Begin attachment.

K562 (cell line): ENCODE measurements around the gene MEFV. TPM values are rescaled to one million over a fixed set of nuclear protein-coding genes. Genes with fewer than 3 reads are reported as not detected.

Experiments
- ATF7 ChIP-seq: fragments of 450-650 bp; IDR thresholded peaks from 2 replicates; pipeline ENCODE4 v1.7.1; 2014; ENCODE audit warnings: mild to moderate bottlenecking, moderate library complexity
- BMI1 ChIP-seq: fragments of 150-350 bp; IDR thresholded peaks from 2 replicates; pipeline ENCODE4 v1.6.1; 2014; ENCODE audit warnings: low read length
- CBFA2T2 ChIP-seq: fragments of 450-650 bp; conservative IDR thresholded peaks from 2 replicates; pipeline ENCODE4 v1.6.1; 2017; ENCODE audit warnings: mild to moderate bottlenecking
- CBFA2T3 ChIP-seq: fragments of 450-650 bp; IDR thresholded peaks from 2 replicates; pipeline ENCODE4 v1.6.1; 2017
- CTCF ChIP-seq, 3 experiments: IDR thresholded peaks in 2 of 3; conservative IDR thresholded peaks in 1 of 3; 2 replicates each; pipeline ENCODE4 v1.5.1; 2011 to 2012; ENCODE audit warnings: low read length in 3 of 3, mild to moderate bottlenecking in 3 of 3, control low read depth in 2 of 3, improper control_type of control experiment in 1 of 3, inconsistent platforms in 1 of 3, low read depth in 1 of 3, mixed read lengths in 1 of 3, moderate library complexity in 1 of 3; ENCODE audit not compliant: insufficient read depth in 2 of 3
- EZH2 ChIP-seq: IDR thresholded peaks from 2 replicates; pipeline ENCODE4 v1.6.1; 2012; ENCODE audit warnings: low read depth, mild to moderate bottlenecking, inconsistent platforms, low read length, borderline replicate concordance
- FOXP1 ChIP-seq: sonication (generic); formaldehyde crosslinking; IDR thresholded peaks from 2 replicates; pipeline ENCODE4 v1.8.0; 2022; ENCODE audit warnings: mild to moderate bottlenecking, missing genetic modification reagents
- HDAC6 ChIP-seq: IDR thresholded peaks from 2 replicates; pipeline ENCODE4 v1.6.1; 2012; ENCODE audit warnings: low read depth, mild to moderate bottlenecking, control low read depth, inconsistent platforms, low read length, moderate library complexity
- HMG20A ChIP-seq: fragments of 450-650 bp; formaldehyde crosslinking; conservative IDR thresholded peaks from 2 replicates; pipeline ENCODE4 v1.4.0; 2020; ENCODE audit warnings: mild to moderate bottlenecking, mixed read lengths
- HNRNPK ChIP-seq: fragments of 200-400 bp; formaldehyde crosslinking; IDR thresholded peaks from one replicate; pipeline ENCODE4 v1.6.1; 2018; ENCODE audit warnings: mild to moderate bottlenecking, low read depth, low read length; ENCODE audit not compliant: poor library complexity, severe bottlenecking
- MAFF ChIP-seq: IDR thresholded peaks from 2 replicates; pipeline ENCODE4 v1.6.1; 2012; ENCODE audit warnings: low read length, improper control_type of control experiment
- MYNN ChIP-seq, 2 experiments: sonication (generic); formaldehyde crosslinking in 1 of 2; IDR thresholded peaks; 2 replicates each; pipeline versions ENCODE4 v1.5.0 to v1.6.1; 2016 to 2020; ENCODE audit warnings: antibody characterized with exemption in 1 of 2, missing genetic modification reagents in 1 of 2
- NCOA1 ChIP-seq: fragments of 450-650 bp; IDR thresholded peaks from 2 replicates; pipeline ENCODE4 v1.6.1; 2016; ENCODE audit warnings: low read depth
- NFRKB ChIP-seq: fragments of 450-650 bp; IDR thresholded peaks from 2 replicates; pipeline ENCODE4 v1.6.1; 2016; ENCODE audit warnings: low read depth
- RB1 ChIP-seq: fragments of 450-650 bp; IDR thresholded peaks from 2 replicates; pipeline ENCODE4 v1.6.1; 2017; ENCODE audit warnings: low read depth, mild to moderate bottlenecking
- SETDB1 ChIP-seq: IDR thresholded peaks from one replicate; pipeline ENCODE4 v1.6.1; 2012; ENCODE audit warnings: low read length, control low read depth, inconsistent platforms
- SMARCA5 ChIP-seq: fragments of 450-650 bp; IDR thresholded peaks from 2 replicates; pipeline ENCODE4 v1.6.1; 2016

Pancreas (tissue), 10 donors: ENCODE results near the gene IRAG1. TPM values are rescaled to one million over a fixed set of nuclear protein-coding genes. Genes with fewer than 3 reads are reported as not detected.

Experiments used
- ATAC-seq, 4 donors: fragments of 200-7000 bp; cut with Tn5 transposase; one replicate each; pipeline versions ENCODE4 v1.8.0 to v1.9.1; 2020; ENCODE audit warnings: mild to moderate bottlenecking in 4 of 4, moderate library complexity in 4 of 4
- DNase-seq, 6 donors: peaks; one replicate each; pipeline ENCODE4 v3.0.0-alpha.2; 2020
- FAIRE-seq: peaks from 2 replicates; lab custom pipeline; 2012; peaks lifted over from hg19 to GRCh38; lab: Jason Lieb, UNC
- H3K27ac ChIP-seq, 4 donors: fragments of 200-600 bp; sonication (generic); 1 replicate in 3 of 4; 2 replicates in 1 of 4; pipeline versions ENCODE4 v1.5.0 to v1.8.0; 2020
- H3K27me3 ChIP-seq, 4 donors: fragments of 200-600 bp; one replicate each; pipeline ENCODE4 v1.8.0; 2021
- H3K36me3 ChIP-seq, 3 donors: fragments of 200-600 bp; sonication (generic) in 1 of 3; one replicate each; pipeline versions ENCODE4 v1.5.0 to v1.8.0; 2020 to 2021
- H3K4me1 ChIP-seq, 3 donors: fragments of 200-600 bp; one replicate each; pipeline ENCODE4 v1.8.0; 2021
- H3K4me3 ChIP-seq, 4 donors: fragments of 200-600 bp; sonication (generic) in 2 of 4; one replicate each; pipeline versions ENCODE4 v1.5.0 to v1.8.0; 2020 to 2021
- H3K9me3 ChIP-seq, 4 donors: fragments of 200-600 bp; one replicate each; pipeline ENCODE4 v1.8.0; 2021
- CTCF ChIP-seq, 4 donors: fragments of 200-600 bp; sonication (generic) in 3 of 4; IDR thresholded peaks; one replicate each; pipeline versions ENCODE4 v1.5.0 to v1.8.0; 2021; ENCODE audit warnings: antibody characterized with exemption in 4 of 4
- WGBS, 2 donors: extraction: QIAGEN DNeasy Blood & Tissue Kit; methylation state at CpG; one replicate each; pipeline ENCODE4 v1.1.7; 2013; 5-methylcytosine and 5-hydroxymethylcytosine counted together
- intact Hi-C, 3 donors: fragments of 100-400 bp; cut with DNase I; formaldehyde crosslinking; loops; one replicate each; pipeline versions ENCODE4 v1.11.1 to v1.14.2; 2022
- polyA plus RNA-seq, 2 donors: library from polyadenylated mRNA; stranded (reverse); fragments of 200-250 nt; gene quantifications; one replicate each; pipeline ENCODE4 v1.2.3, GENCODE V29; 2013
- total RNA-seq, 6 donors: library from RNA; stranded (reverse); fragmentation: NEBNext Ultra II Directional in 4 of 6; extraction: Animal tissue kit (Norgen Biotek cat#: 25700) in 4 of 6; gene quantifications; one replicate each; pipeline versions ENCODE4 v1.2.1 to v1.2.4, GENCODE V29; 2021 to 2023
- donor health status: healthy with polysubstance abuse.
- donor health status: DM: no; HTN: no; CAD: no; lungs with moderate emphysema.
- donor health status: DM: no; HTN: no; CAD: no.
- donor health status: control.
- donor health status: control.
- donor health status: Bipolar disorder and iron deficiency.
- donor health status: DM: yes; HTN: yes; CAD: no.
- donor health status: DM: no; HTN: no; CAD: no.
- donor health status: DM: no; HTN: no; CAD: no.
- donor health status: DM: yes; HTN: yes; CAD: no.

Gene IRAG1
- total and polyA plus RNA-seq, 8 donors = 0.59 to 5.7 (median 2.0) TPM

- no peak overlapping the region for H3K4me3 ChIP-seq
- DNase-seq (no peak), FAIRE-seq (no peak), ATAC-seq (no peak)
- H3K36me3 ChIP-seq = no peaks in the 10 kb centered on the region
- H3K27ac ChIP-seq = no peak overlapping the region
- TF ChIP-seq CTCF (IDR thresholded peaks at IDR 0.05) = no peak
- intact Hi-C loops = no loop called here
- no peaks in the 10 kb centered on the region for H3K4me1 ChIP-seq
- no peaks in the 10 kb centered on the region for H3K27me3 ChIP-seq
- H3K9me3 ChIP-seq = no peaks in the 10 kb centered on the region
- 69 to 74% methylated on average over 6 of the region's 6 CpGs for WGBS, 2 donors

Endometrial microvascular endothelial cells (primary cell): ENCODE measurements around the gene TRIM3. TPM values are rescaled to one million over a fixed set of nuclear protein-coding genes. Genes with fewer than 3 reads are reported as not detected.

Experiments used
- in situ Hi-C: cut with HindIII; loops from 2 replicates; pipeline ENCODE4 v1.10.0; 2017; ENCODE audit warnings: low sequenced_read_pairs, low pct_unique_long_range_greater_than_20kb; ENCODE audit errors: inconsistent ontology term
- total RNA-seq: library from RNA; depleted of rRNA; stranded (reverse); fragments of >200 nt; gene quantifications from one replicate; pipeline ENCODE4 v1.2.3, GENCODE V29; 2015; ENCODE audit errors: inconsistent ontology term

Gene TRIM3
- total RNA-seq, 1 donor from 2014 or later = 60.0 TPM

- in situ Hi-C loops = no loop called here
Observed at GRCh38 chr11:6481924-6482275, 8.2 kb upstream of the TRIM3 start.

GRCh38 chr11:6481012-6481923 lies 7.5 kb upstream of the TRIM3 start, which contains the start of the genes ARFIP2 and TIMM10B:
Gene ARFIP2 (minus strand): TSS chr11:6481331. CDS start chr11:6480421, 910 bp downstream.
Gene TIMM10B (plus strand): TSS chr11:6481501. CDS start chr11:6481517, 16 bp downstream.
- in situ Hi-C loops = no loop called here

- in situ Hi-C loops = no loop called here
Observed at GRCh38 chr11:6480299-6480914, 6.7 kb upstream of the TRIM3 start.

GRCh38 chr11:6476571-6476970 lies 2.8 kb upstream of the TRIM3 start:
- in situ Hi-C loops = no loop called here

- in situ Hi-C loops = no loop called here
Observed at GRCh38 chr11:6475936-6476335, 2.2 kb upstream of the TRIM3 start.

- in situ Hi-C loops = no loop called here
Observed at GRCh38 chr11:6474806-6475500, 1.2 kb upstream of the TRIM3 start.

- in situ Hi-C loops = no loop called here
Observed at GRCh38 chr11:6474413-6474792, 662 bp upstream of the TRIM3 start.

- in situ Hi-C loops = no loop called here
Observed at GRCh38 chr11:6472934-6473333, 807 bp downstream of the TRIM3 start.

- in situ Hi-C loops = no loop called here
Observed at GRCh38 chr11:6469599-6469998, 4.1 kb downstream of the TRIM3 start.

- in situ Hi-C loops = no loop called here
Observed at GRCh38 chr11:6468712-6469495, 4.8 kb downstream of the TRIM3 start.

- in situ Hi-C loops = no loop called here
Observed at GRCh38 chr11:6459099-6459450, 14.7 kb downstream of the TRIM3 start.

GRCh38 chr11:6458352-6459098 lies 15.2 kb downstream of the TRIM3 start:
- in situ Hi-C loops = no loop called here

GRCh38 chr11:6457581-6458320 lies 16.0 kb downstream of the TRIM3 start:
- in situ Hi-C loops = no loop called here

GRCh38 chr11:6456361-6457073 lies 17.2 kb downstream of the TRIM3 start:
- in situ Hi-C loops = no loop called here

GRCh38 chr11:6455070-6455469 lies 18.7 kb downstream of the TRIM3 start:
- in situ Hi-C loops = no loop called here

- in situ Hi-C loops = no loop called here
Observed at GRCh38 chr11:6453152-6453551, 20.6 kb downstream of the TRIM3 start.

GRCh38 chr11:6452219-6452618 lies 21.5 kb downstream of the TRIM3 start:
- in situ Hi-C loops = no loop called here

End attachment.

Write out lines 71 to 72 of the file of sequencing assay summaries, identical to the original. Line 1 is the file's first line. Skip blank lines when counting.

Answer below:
Observed at GRCh38 chr11:6480299-6480914, 6.7 kb upstream of the TRIM3 start.

GRCh38 chr11:6476571-6476970 lies 2.8 kb upstream of the TRIM3 start: